Eolas Technologies Incorporated v. Adobe Systems Incorporated et al

Filing 1183

Opposed MOTION in Limine to Exclude Evidence of Efforts to Initiate a Re-Examination of the '906 Patent by Adobe Systems Incorporated. (Attachments: # 1 Exhibit A - Weinstein Core Report, # 2 Exhibit B - Expert Rpt of Weinstein re Adobe, # 3 Exhibit C - Expert Rpt of Martin, # 4 Exhibit D - Sadowski Depo Excerpts, # 5 Text of Proposed Order)(Healey, David) (Entered: 01/06/2012)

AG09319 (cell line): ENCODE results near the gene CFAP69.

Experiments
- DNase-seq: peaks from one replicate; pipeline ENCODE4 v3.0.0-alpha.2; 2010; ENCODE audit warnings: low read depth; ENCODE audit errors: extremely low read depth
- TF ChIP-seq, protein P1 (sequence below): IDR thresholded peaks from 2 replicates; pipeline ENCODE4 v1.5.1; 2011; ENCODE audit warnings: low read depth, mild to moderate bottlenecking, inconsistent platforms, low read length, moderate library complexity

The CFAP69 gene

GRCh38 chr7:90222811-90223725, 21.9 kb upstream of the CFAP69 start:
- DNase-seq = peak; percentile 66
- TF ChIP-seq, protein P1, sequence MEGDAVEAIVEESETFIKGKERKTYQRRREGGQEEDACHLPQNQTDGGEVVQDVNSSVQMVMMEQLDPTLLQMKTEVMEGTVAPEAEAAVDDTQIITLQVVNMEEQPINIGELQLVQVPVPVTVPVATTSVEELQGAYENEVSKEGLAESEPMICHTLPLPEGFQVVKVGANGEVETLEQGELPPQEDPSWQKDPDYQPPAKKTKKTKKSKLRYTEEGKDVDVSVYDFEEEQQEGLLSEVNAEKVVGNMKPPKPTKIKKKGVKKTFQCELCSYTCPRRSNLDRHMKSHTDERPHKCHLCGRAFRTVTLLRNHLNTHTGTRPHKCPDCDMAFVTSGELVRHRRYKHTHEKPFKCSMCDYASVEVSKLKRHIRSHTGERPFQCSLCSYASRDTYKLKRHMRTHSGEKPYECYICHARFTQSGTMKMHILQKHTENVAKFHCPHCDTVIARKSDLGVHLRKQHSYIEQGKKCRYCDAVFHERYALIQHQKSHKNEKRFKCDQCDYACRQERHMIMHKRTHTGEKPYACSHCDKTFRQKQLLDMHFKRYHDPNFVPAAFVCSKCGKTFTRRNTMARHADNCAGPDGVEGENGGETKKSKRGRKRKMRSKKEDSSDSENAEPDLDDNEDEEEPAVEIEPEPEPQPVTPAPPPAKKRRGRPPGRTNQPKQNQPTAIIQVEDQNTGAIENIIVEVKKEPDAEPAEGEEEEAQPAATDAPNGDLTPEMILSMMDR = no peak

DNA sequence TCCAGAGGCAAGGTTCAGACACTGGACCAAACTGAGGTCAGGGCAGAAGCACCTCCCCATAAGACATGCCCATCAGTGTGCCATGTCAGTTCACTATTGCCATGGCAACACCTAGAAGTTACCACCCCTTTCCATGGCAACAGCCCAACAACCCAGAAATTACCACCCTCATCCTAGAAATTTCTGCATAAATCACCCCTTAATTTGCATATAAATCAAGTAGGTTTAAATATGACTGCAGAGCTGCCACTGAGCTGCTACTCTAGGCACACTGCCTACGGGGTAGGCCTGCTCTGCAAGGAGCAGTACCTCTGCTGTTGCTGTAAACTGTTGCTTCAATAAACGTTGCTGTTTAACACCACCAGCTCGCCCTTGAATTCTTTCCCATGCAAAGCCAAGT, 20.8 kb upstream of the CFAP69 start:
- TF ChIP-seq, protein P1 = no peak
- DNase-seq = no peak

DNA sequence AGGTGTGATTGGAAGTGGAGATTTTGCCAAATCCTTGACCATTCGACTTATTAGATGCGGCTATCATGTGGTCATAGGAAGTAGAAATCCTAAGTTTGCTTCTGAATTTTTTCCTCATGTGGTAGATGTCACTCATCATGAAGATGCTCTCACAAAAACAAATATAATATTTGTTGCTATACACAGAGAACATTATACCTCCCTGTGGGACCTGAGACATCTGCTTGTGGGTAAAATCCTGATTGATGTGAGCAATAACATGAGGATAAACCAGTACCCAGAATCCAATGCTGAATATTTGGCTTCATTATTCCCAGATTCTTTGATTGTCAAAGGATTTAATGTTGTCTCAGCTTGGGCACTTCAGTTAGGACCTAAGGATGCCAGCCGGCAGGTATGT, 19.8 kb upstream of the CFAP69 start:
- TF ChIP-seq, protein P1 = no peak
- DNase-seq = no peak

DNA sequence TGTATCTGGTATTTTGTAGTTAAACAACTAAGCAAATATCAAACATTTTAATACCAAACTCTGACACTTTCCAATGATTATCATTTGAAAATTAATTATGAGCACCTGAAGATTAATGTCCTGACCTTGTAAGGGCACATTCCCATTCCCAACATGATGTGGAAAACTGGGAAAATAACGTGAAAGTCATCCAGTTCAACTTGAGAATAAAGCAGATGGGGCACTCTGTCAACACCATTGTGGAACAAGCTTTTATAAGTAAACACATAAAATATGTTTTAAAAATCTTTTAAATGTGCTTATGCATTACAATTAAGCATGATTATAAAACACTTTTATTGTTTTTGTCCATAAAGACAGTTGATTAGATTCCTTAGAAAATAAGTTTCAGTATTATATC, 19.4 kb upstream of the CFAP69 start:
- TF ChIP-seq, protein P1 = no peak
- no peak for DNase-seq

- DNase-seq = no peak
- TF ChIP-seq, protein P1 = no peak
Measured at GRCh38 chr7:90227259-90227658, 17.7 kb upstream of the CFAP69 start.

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UNITED STATES DISTRICT COURT EASTERN DISTRICT OF TEXAS TYLER DIVISION EOLAS TECHNOLOGIES, INC. AND THE REGENTS OF THE UNIVERSITY OF CALIFORNIA, Plaintiffs, v. Civil Action No. 6:09-CV-446 LED JURY TRIAL DEMANDED ADOBE SYSTEMS, INC., ET AL., Defendants. ADOBE SYSTEMS INCORPORATED’S MOTION IN LIMINE TO EXCLUDE EVIDENCE OF EFFORTS TO INITIATE A RE-EXAMINATION OF THE ’906 PATENT Subject to its Motion for Leave to file a separate Motion in Limine, filed on this same date, Adobe Systems Incorporated (“Adobe”) submits this Motion and Memorandum of Law in to exclude evidence relating to efforts by any party or third party to persuade the Director of the United States Patent And Trademark Office (“USPTO”) to initiate a re-examination of U.S. Patent No. 5,838,906 (the ’906 patent). I. INTRODUCTION Plaintiffs accuse Adobe of infringing the ’906 patent based on Adobe’s operation of various websites, such as Adobe.com and Photoshop.com. Plaintiffs assert that this infringement began in 2006, and their damages expert Weinstein places the hypothetical negotiation date at that time. Plaintiffs have also stipulated that they are not entitled to collect damages for any alleged infringement prior to the date the suit was filed, namely October 6, 2009. Despite the fact that they claim no damages for any conduct by Adobe before October 2009, Plaintiffs seek to introduce evidence that Adobe and a company it acquired in 2006 (Macromedia) acted in 2003 to persuade the USPTO to re-examine the ’906 patent. Adobe does not seek to exclude evidence of the re-examination itself. However, the fact that Adobe desired in 2003 that the ’906 patent be re-examined is not relevant to any issue in this case. Moreover, Plaintiffs apparently seek to introduce this evidence to create the false impression that Adobe was concerned in 2003 that its websites infringed the ’906 patent. The record is clear, though, that Adobe, Macromedia, and the various non-parties that made up the W3C1 were only concerned about the impact that the ’906 patent might have on Microsoft’s Internet Explorer web browser. If Eolas is allowed to make an issue of the fact that Adobe and others wanted the ’906 1 The W3C is the World Wide Web Consortium, which is a non-profit organization started by Tim Berners-Lee, who invented the WWW. It has a diverse membership that includes parties and non-parties to the suit who are interested in promulgating standards for the WWW. See, e.g., http://www.w3c.org/Consortium. 1 patent re-examined in 2003, then Adobe will need to respond by laying out the entire history of Plaintiffs’ prior lawsuit with Microsoft, the particular infringement allegations there against Internet Explorer and the Microsoft Windows operating system, including the fact that Eolas included Macromedia and Adobe technology in its trial against Microsoft but never accused either of infringement, and the vastly different scope of infringement allegations in the present case vis-à-vis the Microsoft litigation. This irrelevant side-show would waste valuable trial time of the Court and jury, the parties, and will lead to substantial confusion over the real casedispositive issues. Moreover, it would cause conflicts with other Defendants who oppose the admission of evidence of the Microsoft trial. II. ARGUMENT A. Adobe’s And The W3C’s Communications That Preceded the Director Ordered Re-Examination Of The ’906 Patent Are Not Relevant To Damages Or Liability Plaintiffs’ damages expert Weinstein includes in his expert report a discussion of efforts in 2003 by Adobe, Macromedia, and the Patent Advisory Group of the W3C to convince the Director of the USPTO to re-examine the ’906 patent. See Exh. A attached hereto at ¶¶ 70-73. Weinstein does not opine that these facts would have any impact on the hypothetical negotiation or damages in this case. Nor could he: by his own analysis, the hypothetical negotiation between Adobe and Eolas would have taken place in August of 2006, over three years after the Director-initiated reexamination was ordered and shortly after the re-examination concluded. See Exh. B attached hereto at ¶¶ 21, 54. The damages period admittedly does not start to run until October of 2009, when Eolas filed suit. Efforts years earlier to institute a re-examination have no relevance to the issue of a reasonable royalty in 2006, and Weinstein provides none. 2 In the same vein, Plaintiffs’ technical expert Martin includes a “timeline” in his report that includes the following entries: “October 14, 2003 Letter from AOL, Macromedia and Microsoft urging reexamination of the ’906 patent is submitted to the PTO” “October 15, 2003 Letter from Adobe urging director-ordered reexamination of the ’906 patent is submitted to the PTO” See Exh. C attached hereto at p. 19. But Martin offers no opinion that these events from 2003 have anything to do with his infringement analysis. Nor could he since his infringement analysis relates entirely to actions by Adobe after August of 2006. Finally, Plaintiffs may suggest that the prior art identified in the letters to the Director of the USPTO did not include certain prior art which Defendants might rely on at trial, such as MediaView and Director, and may argue that the reason for the omission is that Adobe concluded the omitted prior art was no good. See, e.g., Exh. D attached hereto at 48:9-50:10 (examining a former Adobe employee on why Apple or others did not include certain prior art in the letters to the USPTO regarding reexamination and why Apple was dismissed from the case; to minimize burden on the court this testimony is not submitted but can be if the characterization of it is in question). The argument is a non-sequitur, would be based wholly on speculation, and plainly would prejudice Defendants. Thus, Adobe’s (or anyone else’s) communications about re-examination of the ’906 patent have no relevance to the damages or liability issues for trial in this case. Plaintiffs have placed them into their expert reports as a back-door means of getting the evidence before the jury, even though it does not relate to the experts’ opinions. 3 B. Communications Concerning Re-Examination Of The ’906 Patent Are Not Relevant To Willfulness Plaintiffs likely will also argue that Adobe’s 2003 re-examination communications are relevant to willfulness.2 Plaintiffs may argue that the evidence is necessary to establish that Adobe knew about the ’906 patent in 2003. This is not in dispute; Adobe has admitted that it was aware of the ’906 patent in 2003. What Plaintiffs really seek is an inference that, because Adobe desired that the ’906 patent undergo re-examination, Adobe believed its websites infringed the patent. But the very documents that Plaintiffs’ cite demonstrate that this is not true: Additionally, Adobe asserted that significant concerns have been expressed within the broader community of owners and users of websites on the internet regarding changes that would have to be implemented in web browsers to avoid infringing the [’906] patent. See Exh. A at ¶ 71, (quoting letter from Adobe’s Meme Jacobs Rasmussen to USPTO Director Steven Kunin) (emphasis added); see also pp. 41-44. As the letter plainly states, Adobe was concerned that the ’906 patent might force browser companies like Microsoft to make changes to their web browsers. Because those browsers interacted with Adobe products, Adobe was concerned that such changes would be disruptive to its products and its customers. But these communications do not support an inference that Adobe was concerned that its websites—the accused instrumentality in this case —infringed the ’906 patent. To the contrary, Plaintiffs’ were well aware of Adobe’s and Macromedia’s products, since Eolas used them as evidence against Microsoft in the 2003 trial. Plaintiffs never suggested that any Adobe or Macromedia product or website infringed the ’906 patent prior to commencing this action in October of 2009. It surely raised no such claim in 2 Adobe has filed a summary judgment motion as to Plaintiffs’ willfulness claim, based on Plaintiffs’ stipulation that it has no claim for pre-suit damages, and the fact that it did not seek a preliminary injunction after filing suit. 4 2003, or at any time before filing suit six years later. The infringement verdict against Microsoft caused only business concerns for Adobe—not legal concerns as Plaintiffs would imply. If Plaintiffs are allowed to try and obtain the false inference they seek with this evidence, Adobe will be forced to explain that Microsoft had suffered an adverse jury verdict, and that Microsoft was concerned about an injunction. Besides forcing Adobe to waste precious trial time debunking the false inference and recounting the complex history of the Microsoft litigation and appeal, there exists a very real possibility that the jury will tar Adobe with Microsoft’s brush. The jury might wrongly believe that because Microsoft was an adjudicated infringer of the ’906 patent, and because Adobe’s products functioned with Microsoft’s web browser, Adobe also infringed the ’906 patent. This is presumably just what Plaintiffs want the jury to take away from the re-examination communications by Adobe, the W3C and others. Adobe’s actions in 2003 in lobbying the PTO simply are not relevant to infringement claims that begin—at the earliest—in August of 2006. Evidence about actions of the W3C—a group whose members (besides Adobe) are not even parties to this case—in 2003 is even further afield. To the extent that the evidence has any probative value, it is substantially outweighed by the unfair prejudice that comes with it. The Court should exclude the evidence pursuant to Fed. R. Evid. 402 and 403. 5 Dated: January 6, 2012 Respectfully submitted, FISH & RICHARDSON P.C. By: /s/ David J. Healey David J. Healey E-mail: Healey@fr.com FISH & RICHARDSON P.C. 1 Houston Center 1221 McKinney Street, Suite 2800 Houston, TX 77010 (713) 654-5300 (Telephone) (713) 652-0109 (Facsimile) OF COUNSEL: Frank E. Scherkenbach E-mail: Scherkenbach@fr.com Proshanto Mukherji Email: Mukherji@fr.com FISH & RICHARDSON P.C. One Marina Park Drive Boston, MA 02110-1878 (617) 542-5070 (Telephone) (617) 542-8906 (Facsimile) Jason W. Wolff E-mail: Wolff@fr.com FISH & RICHARDSON P.C. 12390 El Camino Real San Diego, CA 92130 (858) 678-5070 (Telephone) (858) 678-5099 (Facsimile) Counsel for Defendant ADOBE SYSTEMS INCORPORATED 6 CERTIFICATE OF CONFERENCE I certify that I spoke with attorneys for Plaintiff on January 5, 2012 and that the motion is opposed. /s/David J. Healey David J. Healey 7 CERTIFICATE OF SERVICE The undersigned hereby certifies that a true and correct copy of the above and foregoing document has been served on January 6, 2012 to all counsel of record who are deemed to have consented to electronic service via the Court’s CM/ECF system per Local Rule CV-5(a)(3). /s/ David J. Healey__________________ David J. Healey 8